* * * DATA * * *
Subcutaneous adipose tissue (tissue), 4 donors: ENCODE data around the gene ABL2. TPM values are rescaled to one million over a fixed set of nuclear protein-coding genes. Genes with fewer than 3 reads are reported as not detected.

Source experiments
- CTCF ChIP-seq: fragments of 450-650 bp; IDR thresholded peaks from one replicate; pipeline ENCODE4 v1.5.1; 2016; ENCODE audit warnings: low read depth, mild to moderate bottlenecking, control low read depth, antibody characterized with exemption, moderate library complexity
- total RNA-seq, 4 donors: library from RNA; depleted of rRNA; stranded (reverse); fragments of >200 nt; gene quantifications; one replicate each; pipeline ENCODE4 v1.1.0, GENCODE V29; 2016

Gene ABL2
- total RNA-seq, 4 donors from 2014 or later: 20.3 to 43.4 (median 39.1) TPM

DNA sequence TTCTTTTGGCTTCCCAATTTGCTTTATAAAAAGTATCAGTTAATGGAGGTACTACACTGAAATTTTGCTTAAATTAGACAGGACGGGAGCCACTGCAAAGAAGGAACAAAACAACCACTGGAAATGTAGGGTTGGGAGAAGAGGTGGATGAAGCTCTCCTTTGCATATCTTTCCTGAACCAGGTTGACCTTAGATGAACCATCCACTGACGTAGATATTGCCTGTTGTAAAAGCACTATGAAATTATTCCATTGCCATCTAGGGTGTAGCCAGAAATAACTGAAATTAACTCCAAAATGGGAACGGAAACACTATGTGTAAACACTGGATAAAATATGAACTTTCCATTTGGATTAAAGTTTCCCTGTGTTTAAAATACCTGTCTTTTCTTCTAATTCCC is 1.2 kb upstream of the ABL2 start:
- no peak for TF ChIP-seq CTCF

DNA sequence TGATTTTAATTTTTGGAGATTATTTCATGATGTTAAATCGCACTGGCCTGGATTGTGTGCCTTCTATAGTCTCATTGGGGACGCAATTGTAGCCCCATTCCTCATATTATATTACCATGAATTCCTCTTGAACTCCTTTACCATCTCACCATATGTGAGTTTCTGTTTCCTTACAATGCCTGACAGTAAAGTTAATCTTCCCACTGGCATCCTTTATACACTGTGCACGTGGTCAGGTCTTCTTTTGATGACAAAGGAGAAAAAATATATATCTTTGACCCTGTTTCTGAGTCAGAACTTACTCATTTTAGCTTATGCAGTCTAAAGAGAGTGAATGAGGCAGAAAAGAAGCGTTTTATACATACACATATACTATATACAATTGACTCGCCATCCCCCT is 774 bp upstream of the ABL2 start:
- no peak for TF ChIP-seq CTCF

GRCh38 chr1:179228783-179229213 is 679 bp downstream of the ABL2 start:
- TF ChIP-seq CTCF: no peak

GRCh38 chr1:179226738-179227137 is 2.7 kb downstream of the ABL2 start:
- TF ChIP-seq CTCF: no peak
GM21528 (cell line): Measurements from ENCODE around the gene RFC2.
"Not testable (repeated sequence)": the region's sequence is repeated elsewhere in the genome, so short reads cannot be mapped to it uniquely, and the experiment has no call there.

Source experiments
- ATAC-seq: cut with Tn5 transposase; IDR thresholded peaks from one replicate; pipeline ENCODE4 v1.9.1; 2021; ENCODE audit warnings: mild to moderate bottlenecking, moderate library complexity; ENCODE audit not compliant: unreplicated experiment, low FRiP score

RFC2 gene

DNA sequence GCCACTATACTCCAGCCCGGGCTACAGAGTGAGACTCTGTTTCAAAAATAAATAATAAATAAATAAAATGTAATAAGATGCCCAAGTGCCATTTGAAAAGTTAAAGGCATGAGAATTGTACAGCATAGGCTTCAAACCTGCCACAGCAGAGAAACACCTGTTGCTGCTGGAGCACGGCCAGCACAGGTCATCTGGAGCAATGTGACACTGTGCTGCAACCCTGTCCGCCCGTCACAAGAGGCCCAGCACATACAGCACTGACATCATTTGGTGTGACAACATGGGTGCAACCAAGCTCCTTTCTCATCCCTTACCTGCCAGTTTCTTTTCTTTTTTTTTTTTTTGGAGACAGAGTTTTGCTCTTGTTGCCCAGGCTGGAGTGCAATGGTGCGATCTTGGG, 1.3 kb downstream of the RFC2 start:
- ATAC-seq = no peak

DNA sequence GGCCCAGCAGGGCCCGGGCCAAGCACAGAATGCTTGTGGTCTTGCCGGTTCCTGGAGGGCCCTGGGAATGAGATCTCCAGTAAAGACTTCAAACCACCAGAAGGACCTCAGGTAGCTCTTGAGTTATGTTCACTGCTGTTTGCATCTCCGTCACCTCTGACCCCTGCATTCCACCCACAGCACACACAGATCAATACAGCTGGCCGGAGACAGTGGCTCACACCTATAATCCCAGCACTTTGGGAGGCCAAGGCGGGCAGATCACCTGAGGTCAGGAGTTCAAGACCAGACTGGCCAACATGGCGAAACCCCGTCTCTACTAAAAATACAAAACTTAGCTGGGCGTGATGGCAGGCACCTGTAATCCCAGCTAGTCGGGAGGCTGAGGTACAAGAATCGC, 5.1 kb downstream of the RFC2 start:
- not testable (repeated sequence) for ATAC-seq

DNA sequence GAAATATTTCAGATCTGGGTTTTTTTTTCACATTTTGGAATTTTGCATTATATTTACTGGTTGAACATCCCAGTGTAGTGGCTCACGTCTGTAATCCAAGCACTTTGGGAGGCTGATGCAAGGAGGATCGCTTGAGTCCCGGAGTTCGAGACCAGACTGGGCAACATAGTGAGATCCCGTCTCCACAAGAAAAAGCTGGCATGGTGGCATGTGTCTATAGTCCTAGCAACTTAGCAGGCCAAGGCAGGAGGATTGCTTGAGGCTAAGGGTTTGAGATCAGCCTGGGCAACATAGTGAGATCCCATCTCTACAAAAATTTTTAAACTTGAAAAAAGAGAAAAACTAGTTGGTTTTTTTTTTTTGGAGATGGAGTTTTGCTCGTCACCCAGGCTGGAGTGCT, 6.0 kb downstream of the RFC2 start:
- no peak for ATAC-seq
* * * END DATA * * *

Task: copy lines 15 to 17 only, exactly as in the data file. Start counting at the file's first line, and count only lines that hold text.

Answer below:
GM21528 (cell line): Measurements from ENCODE around the gene RFC2.
"Not testable (repeated sequence)": the region's sequence is repeated elsewhere in the genome, so short reads cannot be mapped to it uniquely, and the experiment has no call there.

Source experiments